Around the same time, the flier began making the rounds, going viral in the online community.
When word of the flier broke early last week, state officials said the document had “circulated” in several Hampton Roads localities, including Hampton, Newport News, Norfolk and Virginia Beach.
That characterization, Geller now says, was not entirely accurate.
“It was in no way physically circulating,” she said. “The way it circulated by the Internet was via one of the campaign’s attorneys who scanned it and forwarded it to some folks. That’s how it circulated.”
Virginia officials, for obvious reasons, did not press charges against the jokester, who never intended the flier actually to be shown to any voters or to mislead anybody. Nor, of course, did the press charges against the Obama attorneys who actually “distributed” it in the course of looking into whether it actually was a plot to mislead voters (which it wasn’t).
Failure to use the Justice Department to file charges in that case hardly qualifies as a “flagrant” abandonment of constitutional duty.
As for the other five matters listed by Rep. Sherman, I am told the allegations are almost equally as thin as the Hampton Roads case. I am reliably told — and several sources formerly involved in civil rights matters at DoJ say their second-hand memory of the cases tracks the report I am getting — that none of the cases turned out to be legitimate enough examples of voter intimidation or fraud for the career attorneys involved to even bother filing what is known as a “J Memo” on them. The “J” stands for “Justification.” A J Memo is a rather preliminary step in the investigative process, advising superiors about whether or not any laws actually appear to have been violated. Absence of a J Memo is a sign that even the career “line attorneys” — some of whom were decidedly to the left, even during the Bush administration — found so little real substance to the allegations that they required no more inquiry.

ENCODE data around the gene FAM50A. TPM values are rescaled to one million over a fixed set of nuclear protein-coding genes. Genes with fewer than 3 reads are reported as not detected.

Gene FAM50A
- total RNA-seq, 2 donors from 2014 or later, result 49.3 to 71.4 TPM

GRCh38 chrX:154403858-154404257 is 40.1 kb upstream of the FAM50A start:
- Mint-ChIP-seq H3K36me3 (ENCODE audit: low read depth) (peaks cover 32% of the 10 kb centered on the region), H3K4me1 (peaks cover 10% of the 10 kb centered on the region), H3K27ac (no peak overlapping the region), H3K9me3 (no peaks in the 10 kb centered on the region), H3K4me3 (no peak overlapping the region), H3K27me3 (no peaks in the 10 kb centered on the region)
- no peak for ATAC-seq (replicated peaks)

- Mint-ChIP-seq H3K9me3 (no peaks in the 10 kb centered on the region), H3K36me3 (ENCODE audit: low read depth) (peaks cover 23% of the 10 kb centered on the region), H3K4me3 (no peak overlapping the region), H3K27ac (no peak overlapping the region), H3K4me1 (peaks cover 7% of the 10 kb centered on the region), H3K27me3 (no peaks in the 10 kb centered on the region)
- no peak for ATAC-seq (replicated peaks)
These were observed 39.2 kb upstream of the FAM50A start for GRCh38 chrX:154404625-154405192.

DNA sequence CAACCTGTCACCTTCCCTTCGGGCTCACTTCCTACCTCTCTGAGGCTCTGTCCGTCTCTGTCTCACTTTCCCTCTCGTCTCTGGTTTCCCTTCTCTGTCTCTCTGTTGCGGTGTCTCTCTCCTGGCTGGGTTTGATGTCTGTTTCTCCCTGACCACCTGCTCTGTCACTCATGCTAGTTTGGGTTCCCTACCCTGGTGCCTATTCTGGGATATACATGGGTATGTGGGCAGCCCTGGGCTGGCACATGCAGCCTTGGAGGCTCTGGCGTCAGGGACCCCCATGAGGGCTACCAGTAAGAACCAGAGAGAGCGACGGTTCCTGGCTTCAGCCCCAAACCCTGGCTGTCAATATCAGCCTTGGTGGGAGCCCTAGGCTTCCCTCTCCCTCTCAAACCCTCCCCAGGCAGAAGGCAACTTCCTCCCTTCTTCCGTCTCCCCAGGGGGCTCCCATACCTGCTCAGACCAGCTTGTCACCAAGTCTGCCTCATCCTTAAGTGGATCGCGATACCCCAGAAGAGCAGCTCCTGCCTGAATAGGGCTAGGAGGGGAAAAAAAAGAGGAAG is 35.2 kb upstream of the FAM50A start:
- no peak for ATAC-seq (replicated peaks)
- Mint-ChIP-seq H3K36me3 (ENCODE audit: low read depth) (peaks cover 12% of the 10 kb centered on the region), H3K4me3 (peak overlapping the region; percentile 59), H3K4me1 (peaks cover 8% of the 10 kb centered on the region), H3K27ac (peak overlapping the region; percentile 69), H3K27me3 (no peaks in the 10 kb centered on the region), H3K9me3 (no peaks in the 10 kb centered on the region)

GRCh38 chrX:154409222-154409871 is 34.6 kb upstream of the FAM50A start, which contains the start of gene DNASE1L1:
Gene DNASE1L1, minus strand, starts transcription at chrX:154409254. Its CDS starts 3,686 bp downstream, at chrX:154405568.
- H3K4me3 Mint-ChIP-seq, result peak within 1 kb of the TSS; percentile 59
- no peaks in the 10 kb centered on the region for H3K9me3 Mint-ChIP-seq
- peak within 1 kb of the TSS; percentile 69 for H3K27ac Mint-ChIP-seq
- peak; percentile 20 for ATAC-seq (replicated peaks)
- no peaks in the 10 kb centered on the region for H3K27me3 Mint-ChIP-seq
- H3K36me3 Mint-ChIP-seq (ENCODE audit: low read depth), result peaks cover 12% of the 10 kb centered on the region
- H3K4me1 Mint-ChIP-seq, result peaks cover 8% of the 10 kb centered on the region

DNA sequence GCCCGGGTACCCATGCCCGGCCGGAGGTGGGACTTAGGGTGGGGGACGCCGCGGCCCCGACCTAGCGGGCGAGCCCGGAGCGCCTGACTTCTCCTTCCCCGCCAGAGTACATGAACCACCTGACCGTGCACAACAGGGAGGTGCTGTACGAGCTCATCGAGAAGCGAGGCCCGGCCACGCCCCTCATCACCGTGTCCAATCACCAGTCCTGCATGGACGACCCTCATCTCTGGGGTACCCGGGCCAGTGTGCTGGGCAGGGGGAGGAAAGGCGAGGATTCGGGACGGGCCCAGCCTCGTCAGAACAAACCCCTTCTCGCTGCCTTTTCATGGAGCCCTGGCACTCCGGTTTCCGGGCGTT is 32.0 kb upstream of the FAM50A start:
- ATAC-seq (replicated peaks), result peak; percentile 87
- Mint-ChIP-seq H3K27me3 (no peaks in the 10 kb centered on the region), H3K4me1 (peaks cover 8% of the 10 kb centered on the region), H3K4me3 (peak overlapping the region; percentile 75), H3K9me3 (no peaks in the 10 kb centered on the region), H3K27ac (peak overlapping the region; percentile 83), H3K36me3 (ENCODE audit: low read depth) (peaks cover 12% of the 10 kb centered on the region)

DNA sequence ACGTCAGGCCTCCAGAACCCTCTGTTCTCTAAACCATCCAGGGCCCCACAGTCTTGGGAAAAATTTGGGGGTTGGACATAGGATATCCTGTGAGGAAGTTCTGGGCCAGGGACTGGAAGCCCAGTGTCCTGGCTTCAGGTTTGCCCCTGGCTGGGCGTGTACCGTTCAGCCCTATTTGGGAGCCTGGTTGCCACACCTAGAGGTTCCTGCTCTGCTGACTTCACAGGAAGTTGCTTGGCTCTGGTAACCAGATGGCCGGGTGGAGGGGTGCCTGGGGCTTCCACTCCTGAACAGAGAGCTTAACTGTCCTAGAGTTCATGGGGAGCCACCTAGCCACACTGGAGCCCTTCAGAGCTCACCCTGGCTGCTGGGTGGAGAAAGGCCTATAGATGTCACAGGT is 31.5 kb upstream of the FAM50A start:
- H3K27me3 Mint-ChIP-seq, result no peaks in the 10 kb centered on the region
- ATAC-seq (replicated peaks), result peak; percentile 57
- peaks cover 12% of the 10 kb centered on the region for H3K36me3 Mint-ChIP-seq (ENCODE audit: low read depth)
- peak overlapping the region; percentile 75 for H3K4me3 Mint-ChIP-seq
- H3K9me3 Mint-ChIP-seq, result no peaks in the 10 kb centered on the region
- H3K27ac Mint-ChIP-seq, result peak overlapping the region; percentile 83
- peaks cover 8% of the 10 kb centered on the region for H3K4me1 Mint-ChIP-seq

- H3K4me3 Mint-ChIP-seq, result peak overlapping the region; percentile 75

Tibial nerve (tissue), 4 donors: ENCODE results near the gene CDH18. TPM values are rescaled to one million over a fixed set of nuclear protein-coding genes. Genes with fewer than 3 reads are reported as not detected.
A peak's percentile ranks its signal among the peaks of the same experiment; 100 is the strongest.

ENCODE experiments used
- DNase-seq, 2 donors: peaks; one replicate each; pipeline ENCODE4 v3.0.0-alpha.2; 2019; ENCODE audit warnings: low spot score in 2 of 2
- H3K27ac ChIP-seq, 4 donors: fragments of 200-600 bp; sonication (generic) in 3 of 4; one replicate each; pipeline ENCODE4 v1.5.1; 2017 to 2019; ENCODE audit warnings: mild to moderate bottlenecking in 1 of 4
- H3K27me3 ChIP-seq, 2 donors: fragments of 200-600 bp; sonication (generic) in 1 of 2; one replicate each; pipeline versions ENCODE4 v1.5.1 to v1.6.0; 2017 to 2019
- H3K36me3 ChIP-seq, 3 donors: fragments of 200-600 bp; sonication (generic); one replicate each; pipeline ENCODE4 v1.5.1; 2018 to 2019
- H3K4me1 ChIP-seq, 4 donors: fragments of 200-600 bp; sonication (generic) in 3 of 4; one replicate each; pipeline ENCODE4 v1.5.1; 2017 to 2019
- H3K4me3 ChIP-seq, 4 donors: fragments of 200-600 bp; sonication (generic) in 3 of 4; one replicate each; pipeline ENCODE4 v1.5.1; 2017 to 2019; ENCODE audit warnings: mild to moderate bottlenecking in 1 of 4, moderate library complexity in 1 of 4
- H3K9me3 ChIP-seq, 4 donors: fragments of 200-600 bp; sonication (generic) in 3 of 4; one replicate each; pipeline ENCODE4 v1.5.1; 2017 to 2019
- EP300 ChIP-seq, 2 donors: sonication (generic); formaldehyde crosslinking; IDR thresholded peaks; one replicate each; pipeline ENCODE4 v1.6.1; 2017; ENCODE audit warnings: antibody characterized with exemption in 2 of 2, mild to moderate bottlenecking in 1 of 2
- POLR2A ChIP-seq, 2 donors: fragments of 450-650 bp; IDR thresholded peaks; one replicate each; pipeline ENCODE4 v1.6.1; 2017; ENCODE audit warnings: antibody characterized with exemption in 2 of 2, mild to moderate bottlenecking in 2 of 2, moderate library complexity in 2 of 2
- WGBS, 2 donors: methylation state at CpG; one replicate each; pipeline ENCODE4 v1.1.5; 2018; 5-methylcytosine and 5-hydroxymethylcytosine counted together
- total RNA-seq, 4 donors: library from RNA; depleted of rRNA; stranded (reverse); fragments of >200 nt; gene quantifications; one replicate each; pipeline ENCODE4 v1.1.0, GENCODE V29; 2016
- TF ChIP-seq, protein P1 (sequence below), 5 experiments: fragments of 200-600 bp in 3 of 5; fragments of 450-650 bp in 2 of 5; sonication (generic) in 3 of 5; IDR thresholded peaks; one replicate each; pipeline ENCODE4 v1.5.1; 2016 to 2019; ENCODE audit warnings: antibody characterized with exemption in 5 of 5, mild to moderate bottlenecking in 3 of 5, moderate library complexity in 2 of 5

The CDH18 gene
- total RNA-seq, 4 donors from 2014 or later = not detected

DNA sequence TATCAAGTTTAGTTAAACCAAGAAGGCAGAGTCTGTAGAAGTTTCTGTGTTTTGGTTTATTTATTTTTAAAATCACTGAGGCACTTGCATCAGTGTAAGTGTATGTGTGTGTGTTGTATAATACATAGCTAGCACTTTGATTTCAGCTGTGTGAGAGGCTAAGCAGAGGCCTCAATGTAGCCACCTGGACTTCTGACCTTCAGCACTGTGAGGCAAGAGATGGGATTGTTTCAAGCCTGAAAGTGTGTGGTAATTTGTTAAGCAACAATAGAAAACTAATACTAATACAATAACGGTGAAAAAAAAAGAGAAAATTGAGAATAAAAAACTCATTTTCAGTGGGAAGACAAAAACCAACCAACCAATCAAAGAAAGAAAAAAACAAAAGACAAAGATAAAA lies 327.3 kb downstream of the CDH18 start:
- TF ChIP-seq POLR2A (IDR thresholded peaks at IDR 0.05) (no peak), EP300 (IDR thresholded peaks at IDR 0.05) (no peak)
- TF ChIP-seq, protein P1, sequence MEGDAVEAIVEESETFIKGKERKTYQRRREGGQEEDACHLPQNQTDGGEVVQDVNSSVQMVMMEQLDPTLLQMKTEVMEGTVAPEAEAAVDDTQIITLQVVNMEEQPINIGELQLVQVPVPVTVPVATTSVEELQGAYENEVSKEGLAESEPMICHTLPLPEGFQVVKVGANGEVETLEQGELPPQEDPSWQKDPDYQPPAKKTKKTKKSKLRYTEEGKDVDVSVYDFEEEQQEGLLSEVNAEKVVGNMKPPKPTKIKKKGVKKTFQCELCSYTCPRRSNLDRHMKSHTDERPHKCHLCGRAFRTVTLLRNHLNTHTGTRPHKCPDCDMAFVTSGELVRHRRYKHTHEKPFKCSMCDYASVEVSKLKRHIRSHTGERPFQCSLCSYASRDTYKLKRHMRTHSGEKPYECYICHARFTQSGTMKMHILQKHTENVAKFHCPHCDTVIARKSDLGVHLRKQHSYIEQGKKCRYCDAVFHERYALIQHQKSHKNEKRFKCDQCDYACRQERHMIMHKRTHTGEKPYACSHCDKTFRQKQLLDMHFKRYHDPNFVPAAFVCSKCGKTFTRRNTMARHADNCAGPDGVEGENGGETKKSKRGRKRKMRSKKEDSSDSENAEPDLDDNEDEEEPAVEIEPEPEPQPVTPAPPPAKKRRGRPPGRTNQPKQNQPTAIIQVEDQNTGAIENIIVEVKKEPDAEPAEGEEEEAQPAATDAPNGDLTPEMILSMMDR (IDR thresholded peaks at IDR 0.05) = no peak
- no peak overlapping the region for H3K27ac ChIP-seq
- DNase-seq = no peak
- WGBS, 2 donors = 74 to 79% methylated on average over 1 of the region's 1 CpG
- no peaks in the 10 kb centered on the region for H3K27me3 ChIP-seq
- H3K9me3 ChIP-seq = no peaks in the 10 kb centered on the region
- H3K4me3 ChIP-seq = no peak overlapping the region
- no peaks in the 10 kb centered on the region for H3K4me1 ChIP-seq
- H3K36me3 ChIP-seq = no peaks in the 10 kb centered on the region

(NOTE: I am still trying to find somebody with absolutely definitive knowledge about whether J Memos were written on these cases, but due diligence so far makes me quite confident the information above is correct. Two hours ago I e-mailed DoJ spokesman Tracy Schmaler a “yes or no” question on the matter, but have not heard back. If and when I do, I will post an update here.)
For one example of why no J Memo would have been written, consider the Arizona case cited by Rep. Sherman involving an anti-immigration Minuteman allegedly packing heat near a polling place. This case received widespread attention when it occurred. But no charges were filed— this is what I’m told, which matches my memory; I will update this report if I find out otherwise — because A) the man involved had a permit to carry his weapon; B) he reportedly never came within 150 feet of the polls; C) he never directly interacted with would-be voters and D) he never brandished his weapon, which remained holstered the whole time. Again, look here at the Water Cooler for any updates on this case from Pima, Arizona.
If these six cases cited by Rep. Sherman were not even serious enough to pass preliminary review by line attorneys, they hardly rise to the level of the Black Panther case, which already was effectively WON by DoJ before the Obama appointees stepped in at the last minute and pulled the plug on the case. Forget apples and oranges; the Panther case is the size of a pumpkin whereas the other cases were sickly plants that bore no fruit at all.